In use, we were impressed that the design didn’t cut out when we used on overgrown and damper areas. While it may not have the highest voltage in our test, we found it to be one of the most robust mowers, and good for use on rougher patches of grass.
The Bosch Rotak 37-36 Li Ergo also has a large grass box with a capacity of up to 40 litres, which is great if you have a large lawn and don’t want to have to faff around stopping to empty the cuttings. On the downside however, it did make it a little heavy after a while. The machine started to feel a little clunky, with the grass box bumping a little as we pushed, so you may want to empty it before you reach its full capacity.
The best value cordless lawn mower reviewed:
Stihl RMA 235 Compact cordless lawn mower, £379.99
Everything about the Stihl RMA 235 Compact is subtle. Its cutting-height adjustment lever sits just above the wheels, its flow optimised blade is well hidden in the body, and at 89db it isn’t very noisy.
It’s light at 14kg too and the 33cm cutting width allows for a smaller frame. What we really like about this design is how easy it is to put together. In particular, its hard plastic grass catcher box was really easy to slot into place, unlike some of the fabric boxes in our test. It is well thought-out too, with vents in the bin that face downward so you don’t get covered in dirt and grass clippings when mowing.
At first glance we could tell the body is made from high-quality material. The plastic housing feels light to push, yet the individual parts feel sturdy and well put together.
The Stihl RMA 235 wheels have a traction and tread pattern, and while they are on the smaller side compared to some of the impressively built mowers we tried, they did make for a nice push. They felt suitably balanced and in proportion to the rest of the mower, unlike some of the larger models tested.
The handlebar has two height settings that need to be manually adjusted and fixed, although we don’t think will give everyone enough of a height difference.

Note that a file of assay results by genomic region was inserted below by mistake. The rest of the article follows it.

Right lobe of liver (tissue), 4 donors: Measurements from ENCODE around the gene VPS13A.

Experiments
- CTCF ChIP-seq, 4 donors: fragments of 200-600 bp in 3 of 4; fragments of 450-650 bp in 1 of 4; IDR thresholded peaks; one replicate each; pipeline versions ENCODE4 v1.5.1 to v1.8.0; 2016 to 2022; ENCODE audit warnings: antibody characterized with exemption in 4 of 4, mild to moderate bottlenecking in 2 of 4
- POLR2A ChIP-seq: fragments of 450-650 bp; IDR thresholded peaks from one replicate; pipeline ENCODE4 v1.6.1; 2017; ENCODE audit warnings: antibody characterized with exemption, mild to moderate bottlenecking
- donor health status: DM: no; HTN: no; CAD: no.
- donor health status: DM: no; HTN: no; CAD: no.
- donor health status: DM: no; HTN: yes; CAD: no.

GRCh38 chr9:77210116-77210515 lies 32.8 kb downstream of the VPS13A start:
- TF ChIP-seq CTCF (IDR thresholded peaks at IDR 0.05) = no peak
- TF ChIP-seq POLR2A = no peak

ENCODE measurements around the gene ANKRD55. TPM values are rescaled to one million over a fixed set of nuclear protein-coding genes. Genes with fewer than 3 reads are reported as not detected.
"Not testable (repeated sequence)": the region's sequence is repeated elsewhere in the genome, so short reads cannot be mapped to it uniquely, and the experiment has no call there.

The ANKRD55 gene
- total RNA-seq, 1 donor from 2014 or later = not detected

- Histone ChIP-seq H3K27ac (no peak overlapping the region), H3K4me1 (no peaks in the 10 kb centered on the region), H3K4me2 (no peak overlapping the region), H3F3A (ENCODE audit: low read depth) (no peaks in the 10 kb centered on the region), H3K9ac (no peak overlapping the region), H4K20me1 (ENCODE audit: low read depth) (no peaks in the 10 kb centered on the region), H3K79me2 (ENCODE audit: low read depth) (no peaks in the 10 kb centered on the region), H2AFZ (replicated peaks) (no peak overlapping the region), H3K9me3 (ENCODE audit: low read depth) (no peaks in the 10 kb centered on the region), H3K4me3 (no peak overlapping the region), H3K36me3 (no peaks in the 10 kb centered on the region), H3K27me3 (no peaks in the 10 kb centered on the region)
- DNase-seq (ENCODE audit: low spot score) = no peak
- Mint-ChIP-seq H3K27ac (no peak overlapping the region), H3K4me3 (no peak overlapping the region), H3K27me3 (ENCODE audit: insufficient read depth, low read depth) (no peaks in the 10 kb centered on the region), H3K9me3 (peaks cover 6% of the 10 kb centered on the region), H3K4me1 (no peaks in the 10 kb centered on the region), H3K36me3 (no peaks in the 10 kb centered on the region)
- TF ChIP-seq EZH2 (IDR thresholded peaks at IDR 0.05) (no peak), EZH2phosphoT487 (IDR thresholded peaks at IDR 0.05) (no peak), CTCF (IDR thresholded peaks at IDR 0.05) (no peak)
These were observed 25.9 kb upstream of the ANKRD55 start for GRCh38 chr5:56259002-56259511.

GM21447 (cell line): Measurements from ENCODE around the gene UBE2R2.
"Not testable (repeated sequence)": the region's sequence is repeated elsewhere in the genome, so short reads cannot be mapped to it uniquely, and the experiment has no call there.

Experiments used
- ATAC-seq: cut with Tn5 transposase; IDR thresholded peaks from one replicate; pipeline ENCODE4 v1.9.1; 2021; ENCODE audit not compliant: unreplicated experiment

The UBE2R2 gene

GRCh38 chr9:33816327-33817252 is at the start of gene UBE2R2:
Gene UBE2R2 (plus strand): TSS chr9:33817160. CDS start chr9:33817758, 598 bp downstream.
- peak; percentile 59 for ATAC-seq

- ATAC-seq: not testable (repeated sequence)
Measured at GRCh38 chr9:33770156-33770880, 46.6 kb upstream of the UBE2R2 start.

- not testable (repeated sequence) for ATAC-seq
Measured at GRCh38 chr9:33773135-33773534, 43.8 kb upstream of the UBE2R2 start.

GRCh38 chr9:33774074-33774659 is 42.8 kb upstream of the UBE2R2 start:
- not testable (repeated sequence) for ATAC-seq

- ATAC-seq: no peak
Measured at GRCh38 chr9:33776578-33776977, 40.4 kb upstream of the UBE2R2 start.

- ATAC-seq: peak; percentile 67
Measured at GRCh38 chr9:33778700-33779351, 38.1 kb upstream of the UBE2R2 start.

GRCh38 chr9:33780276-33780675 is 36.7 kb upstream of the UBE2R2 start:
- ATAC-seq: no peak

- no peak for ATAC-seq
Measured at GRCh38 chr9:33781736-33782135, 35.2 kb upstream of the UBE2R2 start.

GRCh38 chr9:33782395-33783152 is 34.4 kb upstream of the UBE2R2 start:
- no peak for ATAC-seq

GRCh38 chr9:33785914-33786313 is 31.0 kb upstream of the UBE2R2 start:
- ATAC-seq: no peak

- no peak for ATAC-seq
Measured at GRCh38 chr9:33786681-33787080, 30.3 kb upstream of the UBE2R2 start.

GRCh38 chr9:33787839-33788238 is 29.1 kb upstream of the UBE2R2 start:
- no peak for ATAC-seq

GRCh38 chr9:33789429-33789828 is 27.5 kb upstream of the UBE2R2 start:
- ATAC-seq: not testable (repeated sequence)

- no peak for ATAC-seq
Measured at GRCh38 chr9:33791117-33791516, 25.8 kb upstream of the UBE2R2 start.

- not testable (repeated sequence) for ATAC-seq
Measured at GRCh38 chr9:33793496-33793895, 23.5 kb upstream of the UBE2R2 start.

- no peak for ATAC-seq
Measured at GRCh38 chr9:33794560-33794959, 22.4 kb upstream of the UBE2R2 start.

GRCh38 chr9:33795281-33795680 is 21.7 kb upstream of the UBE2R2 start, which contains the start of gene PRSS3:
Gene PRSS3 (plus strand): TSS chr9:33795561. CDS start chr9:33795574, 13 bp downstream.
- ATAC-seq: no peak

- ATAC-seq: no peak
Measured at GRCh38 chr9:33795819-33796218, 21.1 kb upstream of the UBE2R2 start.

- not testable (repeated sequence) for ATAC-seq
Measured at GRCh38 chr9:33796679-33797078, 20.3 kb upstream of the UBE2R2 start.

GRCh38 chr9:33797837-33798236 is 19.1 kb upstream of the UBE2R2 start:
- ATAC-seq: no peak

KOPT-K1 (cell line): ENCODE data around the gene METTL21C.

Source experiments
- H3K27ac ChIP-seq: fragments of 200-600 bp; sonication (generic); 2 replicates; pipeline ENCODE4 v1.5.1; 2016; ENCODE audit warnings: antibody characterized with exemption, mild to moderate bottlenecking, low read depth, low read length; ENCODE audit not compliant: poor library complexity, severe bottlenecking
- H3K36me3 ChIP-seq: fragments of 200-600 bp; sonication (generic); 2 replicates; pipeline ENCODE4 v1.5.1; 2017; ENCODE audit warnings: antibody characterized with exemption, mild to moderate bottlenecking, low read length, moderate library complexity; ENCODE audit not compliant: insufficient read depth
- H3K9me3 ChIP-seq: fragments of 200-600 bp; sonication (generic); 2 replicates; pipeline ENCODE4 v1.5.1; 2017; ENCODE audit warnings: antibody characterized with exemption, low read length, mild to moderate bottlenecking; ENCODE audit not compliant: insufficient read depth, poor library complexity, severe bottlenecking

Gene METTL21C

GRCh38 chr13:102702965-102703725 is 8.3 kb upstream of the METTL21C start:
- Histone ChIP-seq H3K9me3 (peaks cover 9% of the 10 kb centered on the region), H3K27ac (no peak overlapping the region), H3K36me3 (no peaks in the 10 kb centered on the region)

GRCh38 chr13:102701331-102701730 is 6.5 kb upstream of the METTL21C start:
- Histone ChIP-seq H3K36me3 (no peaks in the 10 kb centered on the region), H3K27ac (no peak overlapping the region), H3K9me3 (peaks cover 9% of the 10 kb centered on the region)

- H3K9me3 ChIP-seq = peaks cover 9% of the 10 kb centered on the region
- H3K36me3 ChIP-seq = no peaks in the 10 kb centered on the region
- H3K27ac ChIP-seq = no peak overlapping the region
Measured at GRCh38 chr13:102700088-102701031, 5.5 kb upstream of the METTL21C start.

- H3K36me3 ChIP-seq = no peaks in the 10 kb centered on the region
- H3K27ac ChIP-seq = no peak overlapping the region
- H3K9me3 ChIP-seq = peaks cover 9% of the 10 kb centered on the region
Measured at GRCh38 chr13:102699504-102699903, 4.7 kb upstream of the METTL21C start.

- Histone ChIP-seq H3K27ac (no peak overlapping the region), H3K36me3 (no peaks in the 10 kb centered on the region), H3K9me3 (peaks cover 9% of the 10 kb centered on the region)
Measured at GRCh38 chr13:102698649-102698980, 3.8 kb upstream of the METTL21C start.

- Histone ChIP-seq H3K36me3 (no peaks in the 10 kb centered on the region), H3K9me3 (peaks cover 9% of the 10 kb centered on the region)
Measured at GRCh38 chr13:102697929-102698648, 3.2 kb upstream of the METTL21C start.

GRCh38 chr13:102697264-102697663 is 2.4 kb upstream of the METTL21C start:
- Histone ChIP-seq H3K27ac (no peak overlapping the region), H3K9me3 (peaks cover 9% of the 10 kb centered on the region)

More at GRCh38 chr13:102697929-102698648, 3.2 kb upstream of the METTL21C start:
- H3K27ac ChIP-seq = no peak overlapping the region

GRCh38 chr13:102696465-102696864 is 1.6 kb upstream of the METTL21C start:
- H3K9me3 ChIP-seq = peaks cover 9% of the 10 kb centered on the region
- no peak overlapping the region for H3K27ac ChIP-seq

The bar can be folded down, so we could neatly store it in the garage. The only feature we think this mower lacks is a mulching function. But with such an ergonomic design and a good range of cutting height settings, we don’t think it is too much of a loss.
Comparing the rest on test
If the best overall and best value lawn mower don’t seem quite right for your lawn, consider the other eight mowers in our test here.
The Husqvarna LC 141ilooks and feels powerful. It has a large 170mm front and 203 mm rear wheels, and a “Drive” feature that automatically increases the speed when cutting long or damp grass.
It has a wide cutting area of 41cm, which helped us mow faster compared to the slimmer models on test. The battery, however, will only last you 25 minutes on a 2 hour 10 charge. But the company does sell a quick charger that reduces charging time to 40 minutes. The savE mode increases the running time too, although this is best used on shorter grass.
If you have a large lawn, take a look at the self-propelled Hyundai HYM120LI510 120V cordless mower. It has a vast 65 litre cutting collection box and a large 51cm cutting width. This self-propelled machine is quite a beast and has a very sporty look. We enjoyed using the mulching feature and although it will only give you an average of 35 minutes on a single 90-minute charge, we found that plenty.
At 27.4kg however, it is one of the heaviest mowers. Taking it out of the box and storing it back again is a tiring chore.